The PHP manual for mysqli_connect() suggests checking for the return value and displaying the error messages on the screen.

$link = mysqli_connect("", "my_user", "my_password", "my_db");
if (!$link) {
    echo "Error: Unable to connect to MySQL." . PHP_EOL;
    echo "Debugging errno: " . mysqli_connect_errno() . PHP_EOL;
    echo "Debugging error: " . mysqli_connect_error() . PHP_EOL;

Similarly for OOP-style constructor this is suggested:

$mysqli = new mysqli('localhost', 'my_user', 'my_password', 'my_db');
if ($mysqli->connect_error) {
    die('Connect Error (' . $mysqli->connect_errno . ') '
            . $mysqli->connect_error);

Some users on Stack Overflow even used code with mysqli_error($conn) such as this:

$conn = mysqli_connect('localhost', 'a', 'a');
if (!$con) {
    die('Could not connect: ' . mysqli_error($conn));

However, in the past few weeks I have been asking myself a question, why would I need to do that? The output of the first example is:

Warning: mysqli_connect(): (HY000/1045): Access denied for user 'my_user'@'localhost' (using password: YES) in C:\xampp\...\mysqli.php on line 4

Error: Unable to connect to MySQL. Debugging errno: 1045 Debugging error: Access denied for user 'my_user'@'localhost' (using password: YES)

As you can see the error message is displayed twice! The manual "debugging" actually provides less information.

Should we ever manually check for connection errors? Would we ever get more information this way than from the automatic warning? Is this the recommended practice?

  • FWIW I really did search for this information on the Internet and could not find anything reliable. If anyone has anything to add or contradict in my answer, I would happily take constructive criticism. – Dharman Nov 11 '19 at 20:33
  • 1
    Your question is about checking for connection errors. Your answer is about displaying them. As you rightly mention in your answer, PHP code will not stop in the event of a warning, so if you want to halt code execution at the point of a connection error, you have to check for them. – miken32 Dec 18 '19 at 17:32
  • @miken32 I am not sure I understand. If an exception happens the code stops execution right away, correct? If you don't enable exceptions, it means that you do not want the code to stop in case of error. Either way, there is no need to check for errors, PHP can do it for you. – Dharman Dec 18 '19 at 17:34
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    By "enable the error reporting" you mean configure mysqli to throw exceptions? Absolutely; I never use mysqli personally, but I'll keep it in mind when answering mysqli questions. – miken32 Dec 18 '19 at 17:39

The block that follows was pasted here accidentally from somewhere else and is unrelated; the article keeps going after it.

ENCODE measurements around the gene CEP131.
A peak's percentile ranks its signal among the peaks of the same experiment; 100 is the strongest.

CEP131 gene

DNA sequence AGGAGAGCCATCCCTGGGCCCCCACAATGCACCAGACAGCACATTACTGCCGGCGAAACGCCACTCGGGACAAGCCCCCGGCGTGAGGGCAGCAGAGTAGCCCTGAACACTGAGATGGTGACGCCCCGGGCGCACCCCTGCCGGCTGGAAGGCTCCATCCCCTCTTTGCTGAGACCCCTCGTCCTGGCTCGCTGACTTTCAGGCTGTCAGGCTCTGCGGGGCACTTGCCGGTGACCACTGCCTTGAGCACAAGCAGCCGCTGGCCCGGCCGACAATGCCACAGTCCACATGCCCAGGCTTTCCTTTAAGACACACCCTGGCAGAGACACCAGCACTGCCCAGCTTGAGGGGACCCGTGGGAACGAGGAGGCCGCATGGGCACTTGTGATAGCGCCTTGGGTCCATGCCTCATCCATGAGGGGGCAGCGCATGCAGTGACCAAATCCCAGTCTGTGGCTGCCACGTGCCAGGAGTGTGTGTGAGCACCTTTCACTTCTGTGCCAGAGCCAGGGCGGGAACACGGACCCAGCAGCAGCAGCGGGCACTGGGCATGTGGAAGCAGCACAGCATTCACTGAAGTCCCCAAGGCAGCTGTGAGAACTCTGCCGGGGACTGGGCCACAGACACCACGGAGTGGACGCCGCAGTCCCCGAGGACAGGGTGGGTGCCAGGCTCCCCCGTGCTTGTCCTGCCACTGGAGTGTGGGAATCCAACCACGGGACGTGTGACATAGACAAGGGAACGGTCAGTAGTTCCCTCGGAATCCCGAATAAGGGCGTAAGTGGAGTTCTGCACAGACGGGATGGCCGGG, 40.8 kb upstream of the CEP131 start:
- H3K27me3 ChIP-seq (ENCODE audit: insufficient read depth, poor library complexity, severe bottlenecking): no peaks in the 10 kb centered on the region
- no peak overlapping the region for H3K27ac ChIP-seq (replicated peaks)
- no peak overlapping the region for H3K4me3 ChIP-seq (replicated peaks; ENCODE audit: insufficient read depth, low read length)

• 1
    Related: stackoverflow.com/questions/22662488/… – Paul Spiegel Dec 26 '19 at 13:24

Never display connection errors manually!

MySQLi will generate a warning if it is unable to open the connection to MySQL. This warning tells you all you need to know including the error code, error message, and the place in the code where it happened. Checking for the error manually will not give you any more information.

If you can't see the warning and your connection cannot be created, it might mean that your PHP is not configured to show them. In that case, you must check your server logs for the error_log file. If you do not know where that is, use phpinfo() to get that information and search for error_log. It will tell you where the error log file is located.

If there is no warning in the error logs, it could mean that your PHP has error reporting silenced (either completely or just warnings). Check your PHP configuration.
In the production environment these settings should be maintained:

  • error_reporting must be E_ALL
  • log_errors must be On
  • display_errors must be Off

In the development environment these settings should be maintained:

  • error_reporting must be E_ALL
  • log_errors must be On
  • display_errors must be On

As you can see in the error message your database username and password has been revealed to the end user. These are sensitive information which you do not want to show anyone. In fact a normal user would not understand this cryptic message. This is why display_errors must always be switched off in the production environment. Logging the errors on the server is safe.

Warnings vs. Exceptions

Warnings do not stop the script. If a warning is emitted the script will keep on executing until it encounters a fatal error. In most cases you would want to throw an exception to stop the script. Do not use die/exit! If mysqli connection cannot be made, an exception should be thrown and if it is unhandled it will bubble up and stop the script with a fatal error. You can configure mysqli to throw exceptions automatically. This is very useful, because all mysqli functions can fail for many reasons and they will not inform you about any problems unless you check for errors manually every single one of them. Use the following line before opening connection:

$mysqli = new mysqli('localhost', 'my_user', 'my_password', 'my_db');

Do not catch the exceptions unless you really know what to do with them! One possible use case is described in How to connect properly using mysqli

Can mysqli_error() show any connection-related problems?

No. mysqli_error($conn) expects that the mysqli connection was successful. $conn must be a valid mysqli connection otherwise you would get this error message:

Warning: mysqli_error(): Couldn't fetch mysqli in C:\...

Neither $conn->error nor mysqli_error($conn) can display any connection related errors!

Related: Should I manually check for errors when calling “mysqli_stmt_prepare”?

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